Detail, "Pasasalamat"

Mark Salvatus, "Go Home"

Dennis Atienza, "Hush Hush"

By Goldie Poblador


Utopia in the Age of You Tube

April 16, 2010

More than twenty years ago, writer and art critic Alice Guillermo defined social realism as “…a shared point of view which seeks

YOUTubia

to expose or lay bare the true conditions of Philippine society as well as to point out solutions by which these conditions are changed…”  Social Realism, or SR, has always had a strong presence in the Philippine art scene.  Artists don’t exist in a vacuum.  And just as in any community, some show more concern than others for politics and social justice.

I have always looked forward to the group exhibits by the Social Realism stalwarts:  Antipas Delotavo, Jose Tence Ruiz, Renato Habulan, and Pablo Baensantos.  They come together on an almost annual basis, mounting shows of mostly large-scale paintings. I have seen some pretty important pieces come out of these SM Art Center displays.  Among them, Biboy Delotavo’s unforgettable Diaspora, his 2007 mural on departing Filipino overseas workers, and Bogie Tence Ruiz’s first forays with the Kotillion in 2008.

Renato Habulan, detail, "Liwanag 1"

YOUTubia continues this tradition of the SR barkada.  The show’s title plays on the word utopia, the ideal social, political, and moral state.  In this age of the internet and global interconnections, one’s concept of utopia has broadened to embrace technological advances.  Social realism must also keep up with the times.  Thus,  aside from the Fab Four, this show includes work by Neil Doloricon,  younger activist-artists Mideo Cruz, Iggy Rodriguez, and Buen Calubayan, as well as less militant contemporary art practitioners Tatong Recheta Torres, Constantino Zicarelli, Christina Quisumbing Ramilo, and Jay Pacena.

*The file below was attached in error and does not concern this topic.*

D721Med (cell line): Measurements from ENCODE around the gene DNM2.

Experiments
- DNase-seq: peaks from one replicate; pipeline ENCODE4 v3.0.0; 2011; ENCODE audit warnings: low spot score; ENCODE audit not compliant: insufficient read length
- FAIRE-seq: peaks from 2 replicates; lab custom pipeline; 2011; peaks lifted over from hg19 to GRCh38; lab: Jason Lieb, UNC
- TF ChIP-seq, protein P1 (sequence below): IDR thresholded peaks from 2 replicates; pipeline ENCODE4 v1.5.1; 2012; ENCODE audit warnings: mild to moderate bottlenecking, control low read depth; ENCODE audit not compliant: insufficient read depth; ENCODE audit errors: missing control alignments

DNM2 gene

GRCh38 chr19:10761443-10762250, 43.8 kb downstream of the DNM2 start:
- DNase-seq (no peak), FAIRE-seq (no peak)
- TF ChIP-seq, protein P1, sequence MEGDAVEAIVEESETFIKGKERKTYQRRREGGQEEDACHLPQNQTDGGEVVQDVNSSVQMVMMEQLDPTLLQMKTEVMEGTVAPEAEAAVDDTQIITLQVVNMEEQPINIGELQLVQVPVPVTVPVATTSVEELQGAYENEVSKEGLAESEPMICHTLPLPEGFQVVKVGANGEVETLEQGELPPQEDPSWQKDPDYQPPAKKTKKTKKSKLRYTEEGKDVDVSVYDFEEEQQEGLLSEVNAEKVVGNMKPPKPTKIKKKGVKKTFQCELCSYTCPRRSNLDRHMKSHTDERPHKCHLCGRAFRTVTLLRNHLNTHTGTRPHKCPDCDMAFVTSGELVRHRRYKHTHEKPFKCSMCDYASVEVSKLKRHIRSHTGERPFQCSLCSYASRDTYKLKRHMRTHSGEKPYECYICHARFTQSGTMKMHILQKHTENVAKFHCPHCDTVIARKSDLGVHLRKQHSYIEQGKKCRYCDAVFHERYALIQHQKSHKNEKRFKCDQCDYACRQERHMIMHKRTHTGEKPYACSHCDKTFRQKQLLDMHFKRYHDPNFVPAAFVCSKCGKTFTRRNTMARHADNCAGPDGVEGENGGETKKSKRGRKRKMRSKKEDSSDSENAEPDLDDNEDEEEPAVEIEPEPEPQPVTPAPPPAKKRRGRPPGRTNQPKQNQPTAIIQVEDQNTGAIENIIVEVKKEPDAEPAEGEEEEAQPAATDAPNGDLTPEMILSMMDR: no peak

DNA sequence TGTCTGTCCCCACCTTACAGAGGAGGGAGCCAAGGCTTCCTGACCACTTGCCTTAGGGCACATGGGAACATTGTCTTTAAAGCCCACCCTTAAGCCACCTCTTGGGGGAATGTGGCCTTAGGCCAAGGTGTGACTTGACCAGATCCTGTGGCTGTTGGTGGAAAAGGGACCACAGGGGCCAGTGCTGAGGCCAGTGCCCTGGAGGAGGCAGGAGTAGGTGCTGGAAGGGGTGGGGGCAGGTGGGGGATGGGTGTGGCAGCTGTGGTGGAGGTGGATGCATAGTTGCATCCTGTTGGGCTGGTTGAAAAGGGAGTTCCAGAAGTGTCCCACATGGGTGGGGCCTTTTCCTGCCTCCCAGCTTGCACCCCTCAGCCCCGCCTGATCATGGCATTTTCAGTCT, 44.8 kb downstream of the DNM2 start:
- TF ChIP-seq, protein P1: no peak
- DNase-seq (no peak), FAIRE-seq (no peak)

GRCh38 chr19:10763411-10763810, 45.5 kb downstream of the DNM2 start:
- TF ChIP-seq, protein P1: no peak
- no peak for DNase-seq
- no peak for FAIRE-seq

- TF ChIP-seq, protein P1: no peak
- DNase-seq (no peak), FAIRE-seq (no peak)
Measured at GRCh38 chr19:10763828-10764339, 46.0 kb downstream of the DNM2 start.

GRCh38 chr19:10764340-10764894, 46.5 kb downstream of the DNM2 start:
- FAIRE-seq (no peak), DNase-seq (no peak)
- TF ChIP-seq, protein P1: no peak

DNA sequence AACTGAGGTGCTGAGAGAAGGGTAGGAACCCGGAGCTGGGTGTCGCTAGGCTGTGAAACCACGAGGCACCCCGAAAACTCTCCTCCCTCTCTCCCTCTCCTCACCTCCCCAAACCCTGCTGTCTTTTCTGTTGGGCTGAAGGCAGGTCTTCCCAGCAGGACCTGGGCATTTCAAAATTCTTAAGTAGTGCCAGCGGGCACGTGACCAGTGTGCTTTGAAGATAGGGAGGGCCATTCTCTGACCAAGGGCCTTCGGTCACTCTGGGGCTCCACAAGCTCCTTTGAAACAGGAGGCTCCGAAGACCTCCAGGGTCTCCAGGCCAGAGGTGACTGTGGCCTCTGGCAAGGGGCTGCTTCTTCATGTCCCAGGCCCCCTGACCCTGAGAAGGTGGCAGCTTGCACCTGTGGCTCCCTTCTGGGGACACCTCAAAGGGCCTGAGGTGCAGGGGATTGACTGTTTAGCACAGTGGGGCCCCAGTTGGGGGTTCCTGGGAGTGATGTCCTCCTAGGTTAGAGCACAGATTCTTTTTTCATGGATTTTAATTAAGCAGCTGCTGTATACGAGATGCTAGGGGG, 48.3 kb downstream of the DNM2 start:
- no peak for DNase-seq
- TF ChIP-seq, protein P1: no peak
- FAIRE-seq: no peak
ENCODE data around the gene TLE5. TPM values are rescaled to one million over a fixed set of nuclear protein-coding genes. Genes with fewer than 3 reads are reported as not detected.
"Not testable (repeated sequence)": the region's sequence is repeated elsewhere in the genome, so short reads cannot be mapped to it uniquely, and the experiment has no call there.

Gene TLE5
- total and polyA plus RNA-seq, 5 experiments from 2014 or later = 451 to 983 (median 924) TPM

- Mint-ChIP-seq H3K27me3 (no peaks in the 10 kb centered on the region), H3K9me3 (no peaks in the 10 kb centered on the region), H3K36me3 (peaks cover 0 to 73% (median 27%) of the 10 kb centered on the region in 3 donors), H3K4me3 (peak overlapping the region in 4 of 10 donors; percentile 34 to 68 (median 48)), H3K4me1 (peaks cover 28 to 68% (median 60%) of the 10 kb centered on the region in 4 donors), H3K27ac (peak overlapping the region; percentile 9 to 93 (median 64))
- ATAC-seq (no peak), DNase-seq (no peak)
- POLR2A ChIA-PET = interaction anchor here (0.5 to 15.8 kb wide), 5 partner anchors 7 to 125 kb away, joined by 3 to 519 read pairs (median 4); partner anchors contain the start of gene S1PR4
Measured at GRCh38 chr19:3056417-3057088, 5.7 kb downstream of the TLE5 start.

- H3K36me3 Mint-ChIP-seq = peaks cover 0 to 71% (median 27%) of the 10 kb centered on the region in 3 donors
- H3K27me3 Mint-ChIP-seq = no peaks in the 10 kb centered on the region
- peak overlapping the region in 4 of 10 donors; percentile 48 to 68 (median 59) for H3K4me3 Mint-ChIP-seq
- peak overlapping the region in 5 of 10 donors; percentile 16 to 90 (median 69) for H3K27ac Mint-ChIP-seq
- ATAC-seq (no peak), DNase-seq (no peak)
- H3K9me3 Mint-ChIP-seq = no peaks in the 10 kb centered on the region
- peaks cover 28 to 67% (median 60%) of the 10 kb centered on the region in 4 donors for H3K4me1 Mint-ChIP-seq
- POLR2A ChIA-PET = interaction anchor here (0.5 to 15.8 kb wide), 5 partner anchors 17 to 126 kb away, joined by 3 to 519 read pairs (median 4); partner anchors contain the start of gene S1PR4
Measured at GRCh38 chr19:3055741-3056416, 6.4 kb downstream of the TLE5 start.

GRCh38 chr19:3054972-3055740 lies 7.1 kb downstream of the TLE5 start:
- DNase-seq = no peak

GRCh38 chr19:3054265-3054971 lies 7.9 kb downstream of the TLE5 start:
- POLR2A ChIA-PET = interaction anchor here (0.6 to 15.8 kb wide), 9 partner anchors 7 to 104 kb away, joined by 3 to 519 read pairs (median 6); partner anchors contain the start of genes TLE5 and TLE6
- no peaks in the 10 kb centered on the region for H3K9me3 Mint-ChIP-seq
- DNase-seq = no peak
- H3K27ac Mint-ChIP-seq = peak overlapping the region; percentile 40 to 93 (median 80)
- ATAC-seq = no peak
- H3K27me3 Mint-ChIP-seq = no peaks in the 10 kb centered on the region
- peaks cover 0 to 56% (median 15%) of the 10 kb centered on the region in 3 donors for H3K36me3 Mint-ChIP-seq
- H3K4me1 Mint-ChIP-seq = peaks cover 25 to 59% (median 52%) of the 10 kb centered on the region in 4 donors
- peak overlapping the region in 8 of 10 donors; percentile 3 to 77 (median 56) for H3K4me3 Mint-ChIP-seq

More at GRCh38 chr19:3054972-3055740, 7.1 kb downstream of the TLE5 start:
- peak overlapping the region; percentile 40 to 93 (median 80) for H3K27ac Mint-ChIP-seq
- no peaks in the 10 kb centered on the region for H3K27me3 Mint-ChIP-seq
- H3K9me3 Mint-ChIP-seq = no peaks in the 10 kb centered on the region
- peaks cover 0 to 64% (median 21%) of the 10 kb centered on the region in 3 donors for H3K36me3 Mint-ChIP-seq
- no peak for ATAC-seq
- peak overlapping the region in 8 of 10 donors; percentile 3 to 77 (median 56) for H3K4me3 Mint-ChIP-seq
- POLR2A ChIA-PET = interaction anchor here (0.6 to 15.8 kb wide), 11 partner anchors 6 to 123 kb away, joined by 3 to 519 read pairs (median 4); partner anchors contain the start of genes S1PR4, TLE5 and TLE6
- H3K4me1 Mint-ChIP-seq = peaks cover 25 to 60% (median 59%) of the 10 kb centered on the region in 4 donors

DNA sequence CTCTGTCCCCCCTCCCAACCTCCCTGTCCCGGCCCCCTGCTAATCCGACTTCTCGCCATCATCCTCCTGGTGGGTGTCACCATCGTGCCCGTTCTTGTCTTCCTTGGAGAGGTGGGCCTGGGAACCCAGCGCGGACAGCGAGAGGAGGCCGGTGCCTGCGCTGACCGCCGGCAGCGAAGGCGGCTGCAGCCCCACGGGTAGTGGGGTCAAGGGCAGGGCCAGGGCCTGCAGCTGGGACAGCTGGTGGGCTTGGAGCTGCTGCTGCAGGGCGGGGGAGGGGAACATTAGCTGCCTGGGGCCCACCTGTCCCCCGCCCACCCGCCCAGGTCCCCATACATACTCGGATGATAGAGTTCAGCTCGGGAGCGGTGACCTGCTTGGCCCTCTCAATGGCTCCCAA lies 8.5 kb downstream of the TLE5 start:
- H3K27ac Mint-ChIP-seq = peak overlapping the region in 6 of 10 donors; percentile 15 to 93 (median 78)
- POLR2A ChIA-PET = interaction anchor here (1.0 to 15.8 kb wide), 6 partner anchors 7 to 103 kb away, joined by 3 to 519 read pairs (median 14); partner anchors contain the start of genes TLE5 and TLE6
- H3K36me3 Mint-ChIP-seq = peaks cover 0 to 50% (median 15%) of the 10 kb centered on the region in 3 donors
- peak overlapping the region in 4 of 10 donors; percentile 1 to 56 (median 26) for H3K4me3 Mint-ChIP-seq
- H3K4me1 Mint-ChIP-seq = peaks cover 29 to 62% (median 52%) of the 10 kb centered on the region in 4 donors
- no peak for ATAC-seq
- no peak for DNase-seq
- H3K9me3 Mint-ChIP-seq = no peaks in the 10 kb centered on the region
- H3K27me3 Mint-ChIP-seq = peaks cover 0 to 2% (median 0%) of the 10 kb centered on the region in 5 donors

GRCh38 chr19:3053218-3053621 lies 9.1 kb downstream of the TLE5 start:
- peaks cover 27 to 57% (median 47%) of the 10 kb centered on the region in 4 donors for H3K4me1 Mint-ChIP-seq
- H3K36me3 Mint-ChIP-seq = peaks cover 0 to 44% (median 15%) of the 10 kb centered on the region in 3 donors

Renato Habulan, "Liwanag 1" and "Liwanag 2"

Bogie Tence Ruiz on curating the show:  “I gave them no other brief other than think about the present, where  You Tube has infected UTOPIA. It is not Dystopia, just YOUTubia, which is not a failure or a disappointment, but an eye-opener to a new reality, unfolding, mutating, intimidating, still untested and unqualified, but true and undeniably pervasive and contemporary,  about as contemporary as all the Internet, Facebook, Twitter etcetera etcetra.”